Picture of Steven Prime

Steven Prime B.A. (Hons), M.A., Ph.D

Associate Professor in Cognitive Neuroscience

Faculty Member in Psychology and Health Studies

Office
Arts 185

Research Area(s)

  • Attention
  • Perception
  • Multisensory processing
  • Trans-saccadic perception
  • Human Factors
  • Philosophy of mind
  • Working memory
  • Sensorimotor integration

About me

I am originally from Montreal, Canada. I earned my Bachelor’s (with Honours) at Simon Fraser University (Vancouver) and then went on to earn my Masters and Doctorate degrees working with Dr. Doug Crawford in the Centre for Vision Research at York University (Toronto). After completing my PhD, I held a CIHR-funded Postdoctoral Research Fellow position in Dr. Jonathan Marotta’s laboratory at the University of Manitoba (Winnipeg). After my Postdoctorate, I was an Assistant Professor at Victoria University of Wellington (Wellington, New Zealand) before joining the Department of Psychology at the University of Saskatchewan.

I am the director of the Neurocognition & Psychophysics Laboratory. Broadly, my research is focused on the underlying cognitive and cortical processes of attention and perception. In my lab, we employ a multidisciplinary research approach combining traditional research methods from cognitive psychology and psychophysics with sophisticated eye tracking methods, computational modeling, and transcranial magnetic stimulation (TMS).

Click on the "More Information" button above to read more about my research, publications, and teaching responsibilities.

Publications

King, C. & PRIME, S.L. (in press). Auditory pitch glides influence time-to-contact judgements of visual stimuli. Experimental Brain Research

Bartel, S., Toews, K., Gronhovd, L., & PRIME, S.L. (2018). 'Do I know you?': Altering hairstyle affects facial recognition. Visual Cognition, 26, 149-155

Badart, P., McDowall, J., & PRIME, S.L. (2018). Multimodal sustained attention superiority in concentrative meditators compared to nonmeditators. Mindfulness, 9, 824-835

Bulloch, M.C., PRIME, S.L., & Marotta, J.J. (2015). Anticipatory gaze strategies when grasping moving objects. Experimental Brain Research, 233, 3413-3423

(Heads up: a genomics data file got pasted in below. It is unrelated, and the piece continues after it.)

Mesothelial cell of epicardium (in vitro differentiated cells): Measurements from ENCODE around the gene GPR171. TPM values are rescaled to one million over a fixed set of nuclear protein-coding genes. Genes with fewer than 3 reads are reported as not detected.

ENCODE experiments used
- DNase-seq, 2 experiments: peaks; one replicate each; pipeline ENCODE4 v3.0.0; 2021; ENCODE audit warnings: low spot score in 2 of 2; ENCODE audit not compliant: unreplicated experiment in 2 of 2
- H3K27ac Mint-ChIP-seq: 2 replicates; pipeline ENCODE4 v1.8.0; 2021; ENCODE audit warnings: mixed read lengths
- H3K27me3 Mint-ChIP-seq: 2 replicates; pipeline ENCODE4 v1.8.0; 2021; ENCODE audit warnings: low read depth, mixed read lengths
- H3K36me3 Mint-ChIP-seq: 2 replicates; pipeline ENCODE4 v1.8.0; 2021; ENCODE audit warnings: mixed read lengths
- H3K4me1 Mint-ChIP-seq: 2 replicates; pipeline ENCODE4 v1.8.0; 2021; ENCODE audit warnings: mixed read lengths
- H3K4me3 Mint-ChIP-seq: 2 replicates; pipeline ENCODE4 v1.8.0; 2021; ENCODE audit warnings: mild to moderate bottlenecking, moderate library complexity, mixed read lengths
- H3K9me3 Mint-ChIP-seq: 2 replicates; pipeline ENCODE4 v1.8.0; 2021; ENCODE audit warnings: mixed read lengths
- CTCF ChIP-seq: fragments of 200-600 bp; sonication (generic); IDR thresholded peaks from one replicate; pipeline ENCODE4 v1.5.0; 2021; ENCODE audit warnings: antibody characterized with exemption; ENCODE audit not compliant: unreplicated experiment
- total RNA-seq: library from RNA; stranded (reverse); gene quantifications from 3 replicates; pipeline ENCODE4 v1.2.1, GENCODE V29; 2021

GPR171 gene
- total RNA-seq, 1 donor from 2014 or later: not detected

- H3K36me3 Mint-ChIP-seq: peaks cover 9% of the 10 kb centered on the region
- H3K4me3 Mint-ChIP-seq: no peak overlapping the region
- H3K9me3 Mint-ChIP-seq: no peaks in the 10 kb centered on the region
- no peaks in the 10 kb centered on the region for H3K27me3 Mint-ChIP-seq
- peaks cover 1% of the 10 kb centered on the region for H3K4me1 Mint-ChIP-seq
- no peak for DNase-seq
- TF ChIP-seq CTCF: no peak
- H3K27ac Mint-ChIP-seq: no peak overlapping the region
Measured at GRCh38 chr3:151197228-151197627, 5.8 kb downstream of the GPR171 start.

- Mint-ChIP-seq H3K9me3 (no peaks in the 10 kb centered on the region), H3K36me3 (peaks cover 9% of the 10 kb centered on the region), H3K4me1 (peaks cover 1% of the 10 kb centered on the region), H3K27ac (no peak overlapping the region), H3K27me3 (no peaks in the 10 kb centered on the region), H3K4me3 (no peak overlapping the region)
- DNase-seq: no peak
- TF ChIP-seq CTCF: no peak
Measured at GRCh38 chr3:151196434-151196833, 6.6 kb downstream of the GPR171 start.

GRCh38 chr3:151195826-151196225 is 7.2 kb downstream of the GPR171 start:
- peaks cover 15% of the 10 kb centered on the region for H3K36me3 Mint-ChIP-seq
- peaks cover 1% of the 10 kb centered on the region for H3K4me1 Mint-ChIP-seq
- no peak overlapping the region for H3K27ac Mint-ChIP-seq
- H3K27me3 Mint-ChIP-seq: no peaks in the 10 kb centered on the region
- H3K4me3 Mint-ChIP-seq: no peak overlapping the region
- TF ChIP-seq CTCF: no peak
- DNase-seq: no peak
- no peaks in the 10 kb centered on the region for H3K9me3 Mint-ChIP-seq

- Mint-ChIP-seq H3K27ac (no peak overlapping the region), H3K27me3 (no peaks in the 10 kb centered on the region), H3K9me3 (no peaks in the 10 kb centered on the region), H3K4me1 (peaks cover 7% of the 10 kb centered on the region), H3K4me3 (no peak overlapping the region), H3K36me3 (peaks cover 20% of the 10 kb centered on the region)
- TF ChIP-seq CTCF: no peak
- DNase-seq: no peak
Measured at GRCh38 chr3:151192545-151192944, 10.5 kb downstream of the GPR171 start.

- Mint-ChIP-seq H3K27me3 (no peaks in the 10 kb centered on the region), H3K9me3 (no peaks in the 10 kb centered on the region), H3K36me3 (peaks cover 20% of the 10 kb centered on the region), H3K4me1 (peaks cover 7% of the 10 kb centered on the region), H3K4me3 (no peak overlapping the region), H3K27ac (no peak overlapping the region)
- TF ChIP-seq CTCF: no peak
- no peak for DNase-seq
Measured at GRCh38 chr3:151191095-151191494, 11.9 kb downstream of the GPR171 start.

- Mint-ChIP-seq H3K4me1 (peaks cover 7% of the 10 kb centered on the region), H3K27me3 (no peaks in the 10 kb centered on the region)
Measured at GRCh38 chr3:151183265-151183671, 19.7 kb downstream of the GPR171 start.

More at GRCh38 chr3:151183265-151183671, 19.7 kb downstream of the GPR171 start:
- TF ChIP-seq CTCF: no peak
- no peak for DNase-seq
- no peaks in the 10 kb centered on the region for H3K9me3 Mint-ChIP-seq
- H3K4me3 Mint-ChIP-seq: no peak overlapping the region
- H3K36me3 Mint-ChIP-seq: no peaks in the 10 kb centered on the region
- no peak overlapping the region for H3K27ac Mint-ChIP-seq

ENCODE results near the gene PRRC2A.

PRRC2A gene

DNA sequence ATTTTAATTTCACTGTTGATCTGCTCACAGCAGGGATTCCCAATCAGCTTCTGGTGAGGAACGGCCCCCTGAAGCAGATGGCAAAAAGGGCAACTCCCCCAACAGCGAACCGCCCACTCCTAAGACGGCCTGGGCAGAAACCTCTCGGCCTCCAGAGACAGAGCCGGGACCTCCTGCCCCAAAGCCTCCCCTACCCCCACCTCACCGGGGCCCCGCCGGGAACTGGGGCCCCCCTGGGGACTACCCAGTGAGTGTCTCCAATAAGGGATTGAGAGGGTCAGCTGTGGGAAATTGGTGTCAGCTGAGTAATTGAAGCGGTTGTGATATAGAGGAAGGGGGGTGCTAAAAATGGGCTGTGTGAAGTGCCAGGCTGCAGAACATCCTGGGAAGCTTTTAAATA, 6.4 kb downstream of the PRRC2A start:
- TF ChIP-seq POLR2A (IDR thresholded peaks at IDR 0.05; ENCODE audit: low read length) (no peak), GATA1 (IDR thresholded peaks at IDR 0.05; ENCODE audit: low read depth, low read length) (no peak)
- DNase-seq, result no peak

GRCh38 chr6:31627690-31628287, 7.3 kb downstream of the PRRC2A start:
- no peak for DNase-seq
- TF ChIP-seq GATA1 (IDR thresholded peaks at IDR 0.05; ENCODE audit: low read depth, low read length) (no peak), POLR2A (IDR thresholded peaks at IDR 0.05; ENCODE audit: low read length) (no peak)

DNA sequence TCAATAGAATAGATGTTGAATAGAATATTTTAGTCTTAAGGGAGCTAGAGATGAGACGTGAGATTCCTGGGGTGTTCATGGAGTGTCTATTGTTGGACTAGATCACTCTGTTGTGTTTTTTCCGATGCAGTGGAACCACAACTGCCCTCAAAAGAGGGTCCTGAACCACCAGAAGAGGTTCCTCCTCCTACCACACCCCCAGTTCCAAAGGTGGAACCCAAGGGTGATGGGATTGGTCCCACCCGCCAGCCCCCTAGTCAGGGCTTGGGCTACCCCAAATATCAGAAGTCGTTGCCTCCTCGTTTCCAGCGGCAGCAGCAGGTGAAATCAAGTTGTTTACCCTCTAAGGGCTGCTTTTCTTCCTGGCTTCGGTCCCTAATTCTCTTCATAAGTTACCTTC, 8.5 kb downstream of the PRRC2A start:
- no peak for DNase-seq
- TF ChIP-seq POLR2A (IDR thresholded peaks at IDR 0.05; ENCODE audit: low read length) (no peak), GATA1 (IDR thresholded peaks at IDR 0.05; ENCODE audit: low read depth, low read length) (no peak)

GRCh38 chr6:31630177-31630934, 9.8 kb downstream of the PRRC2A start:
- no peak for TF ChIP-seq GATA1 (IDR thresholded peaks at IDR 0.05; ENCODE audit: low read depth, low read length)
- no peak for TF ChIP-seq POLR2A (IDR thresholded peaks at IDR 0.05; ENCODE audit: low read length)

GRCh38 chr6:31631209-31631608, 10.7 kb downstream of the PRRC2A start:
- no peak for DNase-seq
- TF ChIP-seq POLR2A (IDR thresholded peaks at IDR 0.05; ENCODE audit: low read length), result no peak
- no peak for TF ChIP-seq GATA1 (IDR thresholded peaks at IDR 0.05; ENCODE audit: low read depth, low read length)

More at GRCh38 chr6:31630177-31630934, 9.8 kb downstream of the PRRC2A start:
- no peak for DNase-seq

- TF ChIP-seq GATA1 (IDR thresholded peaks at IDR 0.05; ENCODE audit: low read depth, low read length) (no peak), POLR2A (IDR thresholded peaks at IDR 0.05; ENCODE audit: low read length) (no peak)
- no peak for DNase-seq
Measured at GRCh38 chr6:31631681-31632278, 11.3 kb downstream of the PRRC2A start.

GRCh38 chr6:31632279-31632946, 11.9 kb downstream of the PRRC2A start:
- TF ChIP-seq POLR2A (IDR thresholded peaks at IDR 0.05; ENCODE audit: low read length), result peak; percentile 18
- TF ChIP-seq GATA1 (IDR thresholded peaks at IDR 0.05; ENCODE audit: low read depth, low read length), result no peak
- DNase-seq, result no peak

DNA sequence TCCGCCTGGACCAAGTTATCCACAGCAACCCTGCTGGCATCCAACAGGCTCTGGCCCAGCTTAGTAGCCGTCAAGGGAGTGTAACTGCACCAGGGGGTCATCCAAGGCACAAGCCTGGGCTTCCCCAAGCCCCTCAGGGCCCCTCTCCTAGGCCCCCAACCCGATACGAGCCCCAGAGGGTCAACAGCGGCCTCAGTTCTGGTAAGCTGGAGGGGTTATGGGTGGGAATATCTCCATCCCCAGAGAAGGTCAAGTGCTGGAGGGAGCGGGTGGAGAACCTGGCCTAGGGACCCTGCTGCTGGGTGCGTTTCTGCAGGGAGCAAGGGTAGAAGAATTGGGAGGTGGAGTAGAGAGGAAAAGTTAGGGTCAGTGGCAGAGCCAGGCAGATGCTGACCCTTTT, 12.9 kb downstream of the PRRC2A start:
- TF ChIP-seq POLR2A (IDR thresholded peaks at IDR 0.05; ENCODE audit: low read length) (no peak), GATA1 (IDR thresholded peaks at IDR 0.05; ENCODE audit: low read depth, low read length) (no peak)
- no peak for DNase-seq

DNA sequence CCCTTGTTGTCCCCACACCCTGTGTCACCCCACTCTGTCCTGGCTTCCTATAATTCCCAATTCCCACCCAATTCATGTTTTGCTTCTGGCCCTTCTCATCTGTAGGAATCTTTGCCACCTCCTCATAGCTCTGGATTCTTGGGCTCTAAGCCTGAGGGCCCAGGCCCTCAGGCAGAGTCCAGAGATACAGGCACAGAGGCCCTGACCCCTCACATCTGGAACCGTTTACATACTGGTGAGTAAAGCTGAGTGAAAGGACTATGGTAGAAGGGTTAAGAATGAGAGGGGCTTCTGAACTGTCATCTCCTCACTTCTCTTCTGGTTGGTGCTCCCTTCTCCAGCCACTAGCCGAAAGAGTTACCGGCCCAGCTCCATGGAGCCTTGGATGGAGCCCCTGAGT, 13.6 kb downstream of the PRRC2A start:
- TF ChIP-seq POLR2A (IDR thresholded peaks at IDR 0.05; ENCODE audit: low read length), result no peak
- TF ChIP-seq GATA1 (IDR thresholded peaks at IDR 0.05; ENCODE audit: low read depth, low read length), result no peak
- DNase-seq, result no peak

Tanaka, L.L., Dessing, J.C., Malik, P., PRIME, S.L., & Crawford, J.D. (2014). The effects of TMS over dorsolateral prefrontal cortex on trans-saccadic memory of multiple objects. Neuropsychologia, 63, 185-193

PRIME, S.L. & Marotta, J.J. (2013). Gaze strategies during visually-guided and memory-guided grasping. Experimental Brain Research, 225, 291-305

Lawrence, J.M., Abhari, K., PRIME, S.L., Meek, B., Desanghere, L., Baugh, L.A., & Marotta, J.J. (2011). A novel integrative method for analyzing eye and hand behaviour during reaching and grasping in an MRI environment. Behavior Research Methods, 43, 399-408

PRIME, S.L, Vesia, M., & Crawford, J.D. (2011). Cortical mechanisms for trans-saccadic memory and integration of multiple object features. Philosophical Transactions of the Royal Society B: Biological Sciences, 366, 540-553

PRIME, S.L. & Harris, L.R. (2010). Predicting the position of moving audiovisual stimuli. Experimental Brain Research, 203, 249-260

Vesia, M., PRIME, S.L., Yan, X., Sergio, L., Crawford, J.D. (2010). Specificity of human parietal saccade and reach regions during transcranial magnetic stimulation. Journal of Neuroscience, 30, 13053-13065

PRIME, S.L., Vesia, M., & Crawford, J.D. (2010). TMS over human frontal eye fields disrupts trans-saccadic memory of multiple objects. Cerebral Cortex, 20, 759-772

PRIME, S.L., Vesia, M., & Crawford, J.D. (2008). Transcranial magnetic stimulation over posterior parietal cortex disrupts trans-saccadic memory of multiple objects. Journal of Neuroscience, 28, 6938-6949

Vesia, M., Esposito, J.G., PRIME, S.L., & Klavora, P. (2008).  Correlations of selected psychomotor abilities and visuomotor skills with Dynavision performance. Perceptual and Motor Skills, 107, 14-20

PRIME, S.L., Tsotsos, L., Keith, G.P. & Crawford, J.D. (2007). Visual memory capacity in trans-saccadic integration. Experimental Brain Research, 180, 609-628

PRIME, S.L., Niemeier, M., & Crawford, J.D. (2007). Trans-saccadic memory of visual features. In L. Harris & M. Jenkins (eds.) Computational Vision in Neural and Machine Systems (pp167-182). Cambridge University Press, UK